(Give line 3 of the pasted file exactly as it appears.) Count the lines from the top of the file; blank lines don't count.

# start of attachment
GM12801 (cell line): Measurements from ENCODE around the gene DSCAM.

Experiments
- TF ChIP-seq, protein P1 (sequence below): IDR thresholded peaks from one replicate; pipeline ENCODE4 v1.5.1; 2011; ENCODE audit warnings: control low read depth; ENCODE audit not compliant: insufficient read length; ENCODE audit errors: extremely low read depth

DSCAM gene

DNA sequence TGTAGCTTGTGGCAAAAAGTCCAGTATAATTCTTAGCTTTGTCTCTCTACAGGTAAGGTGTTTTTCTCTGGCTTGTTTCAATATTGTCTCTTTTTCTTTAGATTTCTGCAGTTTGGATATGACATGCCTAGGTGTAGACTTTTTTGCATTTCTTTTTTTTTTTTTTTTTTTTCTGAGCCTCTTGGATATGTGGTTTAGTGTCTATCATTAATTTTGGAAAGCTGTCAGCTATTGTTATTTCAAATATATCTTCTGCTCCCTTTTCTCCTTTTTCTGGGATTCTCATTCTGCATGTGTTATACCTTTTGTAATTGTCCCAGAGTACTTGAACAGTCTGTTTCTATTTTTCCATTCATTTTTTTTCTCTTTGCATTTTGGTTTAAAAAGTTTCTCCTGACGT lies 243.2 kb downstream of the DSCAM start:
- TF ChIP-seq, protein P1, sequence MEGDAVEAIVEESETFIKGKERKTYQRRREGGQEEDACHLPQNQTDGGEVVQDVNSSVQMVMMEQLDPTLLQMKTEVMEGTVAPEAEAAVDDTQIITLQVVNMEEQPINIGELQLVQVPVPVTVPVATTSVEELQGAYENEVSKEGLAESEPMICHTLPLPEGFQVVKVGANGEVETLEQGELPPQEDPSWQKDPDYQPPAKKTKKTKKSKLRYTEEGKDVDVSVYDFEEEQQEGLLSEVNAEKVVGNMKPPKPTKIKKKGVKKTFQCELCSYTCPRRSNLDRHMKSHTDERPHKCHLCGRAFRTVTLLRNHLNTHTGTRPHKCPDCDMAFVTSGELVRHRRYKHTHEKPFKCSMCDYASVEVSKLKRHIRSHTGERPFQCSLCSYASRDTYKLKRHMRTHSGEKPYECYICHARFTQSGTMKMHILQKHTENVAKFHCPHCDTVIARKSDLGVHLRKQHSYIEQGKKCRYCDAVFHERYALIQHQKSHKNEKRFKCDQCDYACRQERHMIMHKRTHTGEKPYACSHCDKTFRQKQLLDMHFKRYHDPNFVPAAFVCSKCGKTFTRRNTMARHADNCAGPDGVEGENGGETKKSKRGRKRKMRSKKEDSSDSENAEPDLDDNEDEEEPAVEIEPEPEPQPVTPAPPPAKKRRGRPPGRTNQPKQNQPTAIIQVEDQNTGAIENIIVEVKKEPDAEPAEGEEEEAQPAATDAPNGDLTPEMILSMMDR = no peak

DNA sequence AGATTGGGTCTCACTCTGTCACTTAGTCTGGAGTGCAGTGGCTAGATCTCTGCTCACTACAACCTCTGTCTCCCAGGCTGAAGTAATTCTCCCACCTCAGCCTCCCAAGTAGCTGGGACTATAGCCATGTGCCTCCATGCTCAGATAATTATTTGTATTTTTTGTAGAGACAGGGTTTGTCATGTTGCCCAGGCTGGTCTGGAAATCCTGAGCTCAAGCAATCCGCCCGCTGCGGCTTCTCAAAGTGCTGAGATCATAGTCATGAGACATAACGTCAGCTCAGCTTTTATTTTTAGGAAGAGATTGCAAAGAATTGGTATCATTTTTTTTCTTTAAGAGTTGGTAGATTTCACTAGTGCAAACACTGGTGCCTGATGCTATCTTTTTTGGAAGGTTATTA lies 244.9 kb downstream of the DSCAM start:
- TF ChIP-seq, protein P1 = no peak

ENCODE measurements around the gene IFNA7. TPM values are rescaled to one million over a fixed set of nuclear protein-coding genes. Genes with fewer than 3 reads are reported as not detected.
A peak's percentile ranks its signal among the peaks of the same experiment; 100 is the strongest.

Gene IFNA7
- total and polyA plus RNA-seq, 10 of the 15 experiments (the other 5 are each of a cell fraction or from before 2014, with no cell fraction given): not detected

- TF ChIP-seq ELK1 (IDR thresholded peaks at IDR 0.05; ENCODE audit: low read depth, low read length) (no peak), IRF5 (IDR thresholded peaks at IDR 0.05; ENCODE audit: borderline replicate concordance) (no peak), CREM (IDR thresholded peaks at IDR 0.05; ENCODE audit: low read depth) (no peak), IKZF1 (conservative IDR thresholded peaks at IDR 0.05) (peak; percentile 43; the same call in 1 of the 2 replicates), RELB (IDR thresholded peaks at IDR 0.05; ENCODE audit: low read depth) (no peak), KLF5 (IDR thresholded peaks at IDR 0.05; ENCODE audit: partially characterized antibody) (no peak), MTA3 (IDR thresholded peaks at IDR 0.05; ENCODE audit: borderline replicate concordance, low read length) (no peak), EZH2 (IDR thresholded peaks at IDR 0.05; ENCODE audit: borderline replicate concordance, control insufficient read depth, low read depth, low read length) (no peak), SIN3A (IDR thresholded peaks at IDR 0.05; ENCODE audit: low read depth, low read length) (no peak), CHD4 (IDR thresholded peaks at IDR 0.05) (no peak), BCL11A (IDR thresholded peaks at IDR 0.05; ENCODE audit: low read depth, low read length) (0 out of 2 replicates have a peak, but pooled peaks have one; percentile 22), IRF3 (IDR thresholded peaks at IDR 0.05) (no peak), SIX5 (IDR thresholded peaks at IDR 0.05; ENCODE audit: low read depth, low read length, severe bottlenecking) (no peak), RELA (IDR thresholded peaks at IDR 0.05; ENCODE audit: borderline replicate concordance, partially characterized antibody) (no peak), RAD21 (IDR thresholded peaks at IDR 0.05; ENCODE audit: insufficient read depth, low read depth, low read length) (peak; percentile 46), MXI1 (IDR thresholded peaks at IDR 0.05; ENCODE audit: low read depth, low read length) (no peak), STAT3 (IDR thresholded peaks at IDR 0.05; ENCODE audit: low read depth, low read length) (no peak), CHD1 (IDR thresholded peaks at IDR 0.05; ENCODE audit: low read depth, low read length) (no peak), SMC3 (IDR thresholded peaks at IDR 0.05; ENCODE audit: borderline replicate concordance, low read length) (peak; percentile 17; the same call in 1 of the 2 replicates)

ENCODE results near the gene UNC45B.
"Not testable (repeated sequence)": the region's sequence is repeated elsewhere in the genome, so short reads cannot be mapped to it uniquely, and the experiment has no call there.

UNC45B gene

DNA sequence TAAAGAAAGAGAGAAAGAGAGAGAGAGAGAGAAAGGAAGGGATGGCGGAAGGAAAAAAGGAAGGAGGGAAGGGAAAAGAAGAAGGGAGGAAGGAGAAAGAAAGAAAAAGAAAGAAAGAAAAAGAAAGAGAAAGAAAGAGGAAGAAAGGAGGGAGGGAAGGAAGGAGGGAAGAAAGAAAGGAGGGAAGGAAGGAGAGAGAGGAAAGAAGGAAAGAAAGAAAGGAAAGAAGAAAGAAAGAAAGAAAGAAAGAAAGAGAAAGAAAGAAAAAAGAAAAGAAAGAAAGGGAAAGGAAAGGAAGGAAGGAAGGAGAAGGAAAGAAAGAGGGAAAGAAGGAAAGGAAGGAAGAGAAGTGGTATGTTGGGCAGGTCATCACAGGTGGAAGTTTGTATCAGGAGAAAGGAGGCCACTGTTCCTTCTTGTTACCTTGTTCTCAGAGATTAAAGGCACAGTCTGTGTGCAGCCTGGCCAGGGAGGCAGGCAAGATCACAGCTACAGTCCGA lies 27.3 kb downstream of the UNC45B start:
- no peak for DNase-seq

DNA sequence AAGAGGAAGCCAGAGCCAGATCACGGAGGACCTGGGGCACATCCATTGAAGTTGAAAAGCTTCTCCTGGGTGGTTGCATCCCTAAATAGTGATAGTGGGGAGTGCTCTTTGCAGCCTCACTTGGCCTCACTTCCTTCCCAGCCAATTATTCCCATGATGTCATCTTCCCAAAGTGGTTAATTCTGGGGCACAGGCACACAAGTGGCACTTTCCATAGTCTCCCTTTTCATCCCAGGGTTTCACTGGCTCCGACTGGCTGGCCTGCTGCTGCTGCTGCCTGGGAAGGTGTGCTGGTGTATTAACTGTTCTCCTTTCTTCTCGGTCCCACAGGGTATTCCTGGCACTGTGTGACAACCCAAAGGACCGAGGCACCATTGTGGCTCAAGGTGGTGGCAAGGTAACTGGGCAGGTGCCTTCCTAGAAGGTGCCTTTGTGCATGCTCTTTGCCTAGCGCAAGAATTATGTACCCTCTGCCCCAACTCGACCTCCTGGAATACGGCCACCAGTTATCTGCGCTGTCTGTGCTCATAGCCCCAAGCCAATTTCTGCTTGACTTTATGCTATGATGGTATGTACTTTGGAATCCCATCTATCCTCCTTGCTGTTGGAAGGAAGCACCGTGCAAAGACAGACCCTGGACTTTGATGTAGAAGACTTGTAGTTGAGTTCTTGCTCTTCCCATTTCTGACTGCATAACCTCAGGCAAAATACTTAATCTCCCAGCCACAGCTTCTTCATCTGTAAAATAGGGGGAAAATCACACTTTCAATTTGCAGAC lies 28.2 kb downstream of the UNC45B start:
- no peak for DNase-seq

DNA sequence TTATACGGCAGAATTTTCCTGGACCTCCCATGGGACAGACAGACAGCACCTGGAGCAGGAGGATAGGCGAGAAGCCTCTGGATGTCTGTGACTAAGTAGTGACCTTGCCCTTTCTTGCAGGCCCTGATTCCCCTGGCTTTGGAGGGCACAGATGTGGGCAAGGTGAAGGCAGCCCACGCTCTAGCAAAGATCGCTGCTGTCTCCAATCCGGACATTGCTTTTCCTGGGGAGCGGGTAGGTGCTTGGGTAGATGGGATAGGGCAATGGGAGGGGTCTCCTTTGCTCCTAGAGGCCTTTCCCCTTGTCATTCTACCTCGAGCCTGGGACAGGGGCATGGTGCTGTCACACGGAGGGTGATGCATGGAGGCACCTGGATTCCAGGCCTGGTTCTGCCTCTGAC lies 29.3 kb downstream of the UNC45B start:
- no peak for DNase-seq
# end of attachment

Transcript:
- TF ChIP-seq, protein P1 (sequence below): IDR thresholded peaks from one replicate; pipeline ENCODE4 v1.5.1; 2011; ENCODE audit warnings: control low read depth; ENCODE audit not compliant: insufficient read length; ENCODE audit errors: extremely low read depth